85. J. Rüsseler, E. Altenmüller, W. Nager, C. Kohlmetz, and T. F. Münte, “Event-related brain potentials to sound omissions differ in musicians and non-musicians,” Neuroscience Letters, vol. 308, no. 1, pp. 33–36, 2001. View at Publisher · View at Google Scholar · View at Scopus
  86. T. L. van Zuijen, E. Sussman, I. Winkler, R. Näätänen, and M. Tervaniemi, “Auditory organization of sound sequences by a temporal or numerical regularity—a mismatch negativity study comparing musicians and non-musicians,” Cognitive Brain Research, vol. 23, no. 2-3, pp. 270–276, 2005. View at Publisher · View at Google Scholar · View at Scopus
  87. D. A. Nikjeh, J. J. Lister, and S. A. Frisch, “Hearing of note: an electrophysiologic and psychoacoustic comparison of pitch discrimination between vocal and instrumental musicians,” Psychophysiology, vol. 45, no. 6, pp. 994–1007, 2008. View at Publisher · View at Google Scholar · View at Scopus
  88. P. Vuust, K. J. Pallesen, C. Bailey et al., “To musicians, the message is in the meter: pre-attentive neuronal responses to incongruent rhythm are left-lateralized in musicians,” NeuroImage, vol. 24, no. 2, pp. 560–564, 2005. View at Publisher · View at Google Scholar · View at Scopus
  89. M. Seppänen, E. Brattico, and M. Tervaniemi, “Practice strategies of musicians modulate neural processing and the learning of sound-patterns,” Neurobiology of Learning and Memory, vol. 87, no. 2, pp. 236–247, 2007. View at Publisher · View at Google Scholar · View at Scopus
  90. M. Seppänen, J. Hämäläinen, A.-K. Pesonen, and M. Tervaniemi, “Passive sound exposure induces rapid perceptual learning in musicians: event-related potential evidence,” Biological Psychology, vol. 94, no. 2, pp. 341–353, 2013. View at Publisher · View at Google Scholar · View at Scopus
  91. S. C. Herholz, B. Boh, and C. Pantev, “Musical training modulates encoding of higher-order regularities in the auditory cortex,” The European Journal of Neuroscience, vol. 34, no. 3, pp. 524–529, 2011. View at Publisher · View at Google Scholar · View at Scopus
  92. P. Schneider, M. Scherg, H. G. Dosch, H. J. Specht, A. Gutschalk, and A. Rupp, “Morphology of Heschl's gyrus reflects enhanced activation in the auditory cortex of musicians,” Nature Neuroscience, vol. 5, no. 7, pp. 688–694, 2002. View at Publisher · View at Google Scholar · View at Scopus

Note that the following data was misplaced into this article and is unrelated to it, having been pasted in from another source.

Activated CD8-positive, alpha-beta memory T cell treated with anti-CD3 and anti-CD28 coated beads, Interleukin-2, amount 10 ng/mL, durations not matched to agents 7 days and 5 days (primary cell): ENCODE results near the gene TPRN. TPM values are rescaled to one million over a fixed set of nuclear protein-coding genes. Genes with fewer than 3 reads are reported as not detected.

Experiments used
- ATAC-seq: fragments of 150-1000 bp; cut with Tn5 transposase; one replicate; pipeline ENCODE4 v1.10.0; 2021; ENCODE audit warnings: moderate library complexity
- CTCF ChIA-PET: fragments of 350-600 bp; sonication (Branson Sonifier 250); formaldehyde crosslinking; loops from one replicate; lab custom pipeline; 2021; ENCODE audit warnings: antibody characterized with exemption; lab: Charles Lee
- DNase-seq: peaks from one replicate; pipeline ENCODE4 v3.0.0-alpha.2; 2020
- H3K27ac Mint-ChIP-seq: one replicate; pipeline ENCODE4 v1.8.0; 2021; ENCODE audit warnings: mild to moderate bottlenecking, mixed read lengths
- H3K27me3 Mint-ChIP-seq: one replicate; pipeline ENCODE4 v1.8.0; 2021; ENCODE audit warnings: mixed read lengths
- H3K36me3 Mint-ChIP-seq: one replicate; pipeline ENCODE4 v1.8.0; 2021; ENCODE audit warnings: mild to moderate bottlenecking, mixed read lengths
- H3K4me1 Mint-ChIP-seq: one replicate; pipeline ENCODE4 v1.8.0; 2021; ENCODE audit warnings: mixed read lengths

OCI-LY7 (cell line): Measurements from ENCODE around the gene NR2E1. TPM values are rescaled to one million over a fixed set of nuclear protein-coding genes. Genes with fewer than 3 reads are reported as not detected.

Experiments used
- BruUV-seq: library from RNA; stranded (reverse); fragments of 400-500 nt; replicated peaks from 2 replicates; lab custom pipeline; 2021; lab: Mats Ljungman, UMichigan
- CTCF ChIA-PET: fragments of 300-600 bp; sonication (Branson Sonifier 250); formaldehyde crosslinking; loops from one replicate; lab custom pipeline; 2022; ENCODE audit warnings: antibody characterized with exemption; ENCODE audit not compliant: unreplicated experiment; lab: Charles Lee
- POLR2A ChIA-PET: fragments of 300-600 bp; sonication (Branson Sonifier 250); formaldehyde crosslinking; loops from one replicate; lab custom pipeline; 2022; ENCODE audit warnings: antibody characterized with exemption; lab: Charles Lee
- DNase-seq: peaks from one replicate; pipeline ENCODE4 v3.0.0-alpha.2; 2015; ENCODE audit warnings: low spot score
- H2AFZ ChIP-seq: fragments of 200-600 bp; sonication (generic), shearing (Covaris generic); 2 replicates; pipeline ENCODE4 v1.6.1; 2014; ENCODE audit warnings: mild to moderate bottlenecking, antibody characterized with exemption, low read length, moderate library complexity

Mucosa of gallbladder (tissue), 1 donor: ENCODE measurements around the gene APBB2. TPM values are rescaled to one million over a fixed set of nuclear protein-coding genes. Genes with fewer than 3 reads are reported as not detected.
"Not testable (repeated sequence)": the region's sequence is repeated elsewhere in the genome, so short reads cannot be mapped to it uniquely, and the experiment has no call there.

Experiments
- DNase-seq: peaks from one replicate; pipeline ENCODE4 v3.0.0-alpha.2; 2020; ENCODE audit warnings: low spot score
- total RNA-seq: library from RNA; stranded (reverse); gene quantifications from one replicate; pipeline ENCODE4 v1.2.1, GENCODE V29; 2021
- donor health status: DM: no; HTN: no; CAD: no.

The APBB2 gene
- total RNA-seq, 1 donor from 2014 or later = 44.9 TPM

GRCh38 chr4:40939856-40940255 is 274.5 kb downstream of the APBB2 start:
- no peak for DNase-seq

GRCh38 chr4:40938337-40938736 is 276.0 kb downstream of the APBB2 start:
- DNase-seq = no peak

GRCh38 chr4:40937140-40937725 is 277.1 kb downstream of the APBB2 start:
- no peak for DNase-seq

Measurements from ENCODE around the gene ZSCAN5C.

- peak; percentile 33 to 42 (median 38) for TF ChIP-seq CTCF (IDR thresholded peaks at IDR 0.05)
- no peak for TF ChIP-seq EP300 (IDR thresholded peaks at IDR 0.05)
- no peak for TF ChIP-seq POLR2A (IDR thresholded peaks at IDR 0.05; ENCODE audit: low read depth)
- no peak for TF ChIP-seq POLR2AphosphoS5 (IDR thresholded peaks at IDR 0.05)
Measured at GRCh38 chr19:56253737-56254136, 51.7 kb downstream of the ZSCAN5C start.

93. C. Pantev, R. Oostenveld, A. Engelien, B. Ross, L. E. Roberts, and M. Hoke, “Increased auditory cortical representation in musicians,” Nature, vol. 392, no. 6678, pp. 811–814, 1998. View at Publisher · View at Google Scholar · View at Scopus
  94. C. E. James, M. S. Oechslin, D. Van De Ville, C.-A. Hauert, C. Descloux, and F. Lazeyras, “Musical training intensity yields opposite effects on grey matter density in cognitive versus sensorimotor networks,” Brain Structure and Function, vol. 219, no. 1, pp. 353–366, 2014. View at Publisher · View at Google Scholar · View at Scopus
  95. R. Draganova, H. Eswaran, P. Murphy, M. Huotilainen, C. Lowery, and H. Preissl, “Sound frequency change detection in fetuses and newborns, a magnetoencephalographic study,” NeuroImage, vol. 28, no. 2, pp. 354–361, 2005. View at Publisher · View at Google Scholar · View at Scopus
  96. M. Holst, H. Eswaran, C. Lowery, P. Murphy, J. Norton, and H. Preissl, “Development of auditory evoked fields in human fetuses and newborns: a longitudinal MEG study,” Clinical Neurophysiology, vol. 116, no. 8, pp. 1949–1955, 2005. View at Publisher · View at Google Scholar · View at Scopus